Although many religious apologists openly admit that they would not change their beliefs for any evidence, they seem to expect other people to be more reasonable than they themselves are. When proselytizers produce evidence and arguments for their faith, they apparently expect other people to give them a fair hearing, although they are usually not willing to extend their listeners the same courtesy in return. By contrast, I have never heard an atheist say, “If a conflict should arise between the truth of atheism and beliefs based on arguments and evidence, the former should take precedence over the latter.” Although there may be such dogmatic atheists, I have yet to encounter one. In fact, many atheists have explicitly said what it would take to convert them (see “The Theist’s Guide to Converting Atheists” for one such list). The apologists’ unwillingness to produce a similar list strongly suggests that they are aware that any reasonable criteria they proposed could be met. It is no surprise that they state that their beliefs are not founded on evidence and cannot be changed by evidence.
Homo sapiens has always been a race of believers. Humankind invented religion before we invented writing. While some would doubtless say that the universality of theistic belief testifies to an external source of inspiration, the vast differences in the specifics of belief across many cultures suggest that the human will to believe, coupled with imagination, is the more likely cause. Religiosity is a basic tendency of human nature, and the institutions that have sprung from it are long-lasting and immensely powerful. This does not mean that it is futile for atheists and freethinkers to stand against it; it simply means we must recognize the magnitude of the task. When people consider their beliefs to be sacrosanct, with no room for doubt or compromise, there is no way to resolve disagreements except through the sword, and it is therefore no surprise that religious conflict has led to war, persecution and intolerance throughout history. But now more than ever, when our power to destroy is greater than it has ever been, it is all the more crucial that we rely on reason to guide our actions, rather than blind faith.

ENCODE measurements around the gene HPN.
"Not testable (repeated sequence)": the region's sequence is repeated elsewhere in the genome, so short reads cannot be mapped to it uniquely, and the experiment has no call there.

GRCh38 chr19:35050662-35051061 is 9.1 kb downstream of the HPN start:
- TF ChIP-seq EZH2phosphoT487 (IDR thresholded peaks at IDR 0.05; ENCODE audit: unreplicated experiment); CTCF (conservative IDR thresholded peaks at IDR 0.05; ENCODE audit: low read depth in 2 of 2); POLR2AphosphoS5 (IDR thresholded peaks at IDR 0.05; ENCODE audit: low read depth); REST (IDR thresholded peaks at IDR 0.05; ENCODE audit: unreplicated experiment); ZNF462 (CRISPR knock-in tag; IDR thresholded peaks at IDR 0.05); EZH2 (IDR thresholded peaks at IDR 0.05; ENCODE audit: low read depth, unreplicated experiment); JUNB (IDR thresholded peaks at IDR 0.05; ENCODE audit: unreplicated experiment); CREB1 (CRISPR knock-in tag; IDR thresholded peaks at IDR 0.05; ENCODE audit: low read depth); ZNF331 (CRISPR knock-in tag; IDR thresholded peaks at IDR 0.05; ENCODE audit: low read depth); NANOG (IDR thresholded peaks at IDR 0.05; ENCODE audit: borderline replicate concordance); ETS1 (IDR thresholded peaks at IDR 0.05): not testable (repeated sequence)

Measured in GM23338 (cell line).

This, then, should be the goal: not eliminating religion, but illuminating the tactics by which it commands obedience and discourages doubt, so that people can recognize these and reject them. It is more important that we all make up our own minds, use reason to guide us, and do not passively rely on faith or authority than that we all be atheists. Rather than keep our thoughts in captivity, we should set them free to explore wherever they wish – to seek out different viewpoints, to question fearlessly, and most importantly, to expose all ideas to the fire of testing. The ones worth being kept will survive. Humanity has a vast potential to accomplish things as yet undreamed-of, but blind faith will never take us there. If we are to thread the needle of the dangers that beset us and enter into a future where we can realize this potential, this is the way we must learn to live.